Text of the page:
They were awarded third place and opened the programme with a warmth and vitality with the popular lower section own choice piece ‘Dimensions' (Peter Graham). It was well played, but it couldn't compete with the sheer weight and complexity of the ‘Tallis Variations' that preceded it.

The set test ‘Match-Rhythm' was delivered with scope and potential and it was the work of the trombones and xylophone that particularly captured the attention, whilst a classic style march ‘Mercury' (Jan Van der Roost) was given contest march flair and would not have been out of place if they had been playing in Delph on Whit Friday.

Their final piece was also from the contest repertoire with Edward Gregson's ‘The Plantagenets' and this choice certainly helped the band showcase their broad and warm sound.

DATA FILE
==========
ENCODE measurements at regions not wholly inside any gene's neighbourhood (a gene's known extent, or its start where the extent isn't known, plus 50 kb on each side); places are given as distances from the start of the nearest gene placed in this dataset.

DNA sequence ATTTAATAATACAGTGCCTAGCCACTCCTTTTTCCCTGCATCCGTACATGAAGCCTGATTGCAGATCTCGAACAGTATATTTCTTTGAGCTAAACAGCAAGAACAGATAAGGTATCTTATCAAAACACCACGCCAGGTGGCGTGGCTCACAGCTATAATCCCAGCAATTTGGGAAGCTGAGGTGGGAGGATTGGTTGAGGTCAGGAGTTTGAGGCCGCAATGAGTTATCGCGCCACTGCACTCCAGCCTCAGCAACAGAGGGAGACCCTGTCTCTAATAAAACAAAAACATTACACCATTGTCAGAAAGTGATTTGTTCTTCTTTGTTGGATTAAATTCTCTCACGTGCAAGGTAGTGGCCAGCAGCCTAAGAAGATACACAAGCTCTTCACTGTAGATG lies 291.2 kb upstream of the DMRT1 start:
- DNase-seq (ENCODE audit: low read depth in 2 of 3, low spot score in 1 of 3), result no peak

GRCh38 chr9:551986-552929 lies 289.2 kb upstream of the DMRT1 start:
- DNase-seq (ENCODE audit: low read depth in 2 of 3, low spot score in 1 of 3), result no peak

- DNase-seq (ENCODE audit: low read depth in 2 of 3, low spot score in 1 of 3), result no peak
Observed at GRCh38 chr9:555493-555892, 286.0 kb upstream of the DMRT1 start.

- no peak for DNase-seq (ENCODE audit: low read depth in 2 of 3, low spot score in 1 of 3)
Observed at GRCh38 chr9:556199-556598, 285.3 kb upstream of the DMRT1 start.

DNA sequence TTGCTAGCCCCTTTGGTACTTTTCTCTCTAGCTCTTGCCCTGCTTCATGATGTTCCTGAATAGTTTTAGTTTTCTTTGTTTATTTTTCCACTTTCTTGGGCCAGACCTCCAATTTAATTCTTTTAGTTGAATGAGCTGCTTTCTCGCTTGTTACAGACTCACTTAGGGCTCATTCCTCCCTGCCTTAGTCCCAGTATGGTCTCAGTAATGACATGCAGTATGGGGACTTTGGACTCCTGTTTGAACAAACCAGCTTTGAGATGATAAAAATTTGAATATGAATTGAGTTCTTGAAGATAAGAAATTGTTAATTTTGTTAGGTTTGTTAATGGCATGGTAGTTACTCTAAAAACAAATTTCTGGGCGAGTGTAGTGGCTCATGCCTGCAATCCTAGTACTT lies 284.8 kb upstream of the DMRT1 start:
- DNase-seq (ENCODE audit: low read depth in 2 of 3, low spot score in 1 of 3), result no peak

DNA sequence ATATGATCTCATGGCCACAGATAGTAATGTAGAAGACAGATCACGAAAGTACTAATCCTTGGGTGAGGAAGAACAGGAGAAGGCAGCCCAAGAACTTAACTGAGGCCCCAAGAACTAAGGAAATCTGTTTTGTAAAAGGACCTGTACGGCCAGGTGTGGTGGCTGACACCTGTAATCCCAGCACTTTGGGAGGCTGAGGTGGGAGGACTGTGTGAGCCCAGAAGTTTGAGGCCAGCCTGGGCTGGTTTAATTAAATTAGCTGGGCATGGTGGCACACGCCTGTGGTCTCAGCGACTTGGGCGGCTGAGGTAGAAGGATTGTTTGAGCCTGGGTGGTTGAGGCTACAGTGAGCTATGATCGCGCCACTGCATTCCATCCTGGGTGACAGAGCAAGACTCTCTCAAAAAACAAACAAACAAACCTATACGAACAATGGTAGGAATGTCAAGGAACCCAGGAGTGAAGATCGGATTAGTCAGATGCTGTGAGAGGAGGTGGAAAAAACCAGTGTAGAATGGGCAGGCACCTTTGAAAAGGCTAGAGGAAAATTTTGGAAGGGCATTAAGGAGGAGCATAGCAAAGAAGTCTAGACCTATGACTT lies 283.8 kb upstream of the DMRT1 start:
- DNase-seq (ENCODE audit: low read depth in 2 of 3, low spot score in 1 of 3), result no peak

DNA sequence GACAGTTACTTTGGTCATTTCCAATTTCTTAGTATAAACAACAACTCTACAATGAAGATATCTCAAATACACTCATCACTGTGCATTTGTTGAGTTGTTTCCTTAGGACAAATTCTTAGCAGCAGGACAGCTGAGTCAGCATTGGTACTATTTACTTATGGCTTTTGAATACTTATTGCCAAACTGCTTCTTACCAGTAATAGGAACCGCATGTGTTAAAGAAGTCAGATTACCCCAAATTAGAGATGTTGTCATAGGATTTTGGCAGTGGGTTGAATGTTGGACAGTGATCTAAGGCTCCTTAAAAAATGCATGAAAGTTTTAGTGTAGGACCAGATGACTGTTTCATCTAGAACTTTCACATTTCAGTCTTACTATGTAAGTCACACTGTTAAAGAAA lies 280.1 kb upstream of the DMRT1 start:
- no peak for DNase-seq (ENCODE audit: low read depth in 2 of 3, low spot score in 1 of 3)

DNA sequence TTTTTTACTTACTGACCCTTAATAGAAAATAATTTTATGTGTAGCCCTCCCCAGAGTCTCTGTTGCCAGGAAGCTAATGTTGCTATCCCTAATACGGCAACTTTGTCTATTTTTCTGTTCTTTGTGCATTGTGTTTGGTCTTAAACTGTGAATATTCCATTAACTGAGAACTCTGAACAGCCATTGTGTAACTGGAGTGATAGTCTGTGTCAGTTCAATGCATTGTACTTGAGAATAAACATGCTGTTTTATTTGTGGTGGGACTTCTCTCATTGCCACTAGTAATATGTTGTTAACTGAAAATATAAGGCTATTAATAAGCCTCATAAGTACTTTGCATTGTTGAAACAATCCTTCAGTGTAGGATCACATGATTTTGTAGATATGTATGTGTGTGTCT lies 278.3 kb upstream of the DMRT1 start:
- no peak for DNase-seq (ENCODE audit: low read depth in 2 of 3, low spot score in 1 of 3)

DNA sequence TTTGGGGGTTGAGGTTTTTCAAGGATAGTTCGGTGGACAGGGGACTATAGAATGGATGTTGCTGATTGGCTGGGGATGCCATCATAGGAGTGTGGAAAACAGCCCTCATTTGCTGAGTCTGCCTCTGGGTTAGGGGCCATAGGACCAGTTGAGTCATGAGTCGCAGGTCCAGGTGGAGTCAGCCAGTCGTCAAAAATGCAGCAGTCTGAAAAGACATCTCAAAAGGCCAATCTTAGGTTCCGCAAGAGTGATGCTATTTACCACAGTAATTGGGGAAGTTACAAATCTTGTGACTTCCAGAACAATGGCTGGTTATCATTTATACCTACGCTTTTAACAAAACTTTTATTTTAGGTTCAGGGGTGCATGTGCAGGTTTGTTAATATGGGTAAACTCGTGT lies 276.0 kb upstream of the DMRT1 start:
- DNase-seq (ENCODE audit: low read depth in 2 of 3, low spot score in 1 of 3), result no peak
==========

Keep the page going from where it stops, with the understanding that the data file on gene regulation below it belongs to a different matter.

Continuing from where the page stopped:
In fourth place came Arklow Shipping Silver Band (Ireland) and they too played a programme that matched established contest works with showy concert work.

Arklow Shipping Silver Band
Arklow Shipping Silver Band: Trumpet Blues and Cantabile

A movement from the Eric Ball test piece ‘Prelude to a Comedy' opened their performance and they demonstrated a warm and well-balanced style that they continued throughout. The set test ‘Match-Rhythm' was given a good reading and was unquestionably a well-rehearsed account.

‘Saddleworth Festival Overture' (Goff Richards) was quite cleanly presented during which the principal cornet in particular played with lots of credit and it was apparent that this was a well rehearsed band under impressive command.  It was however in the next selection that the band faltered and that, mainly from nervous playing.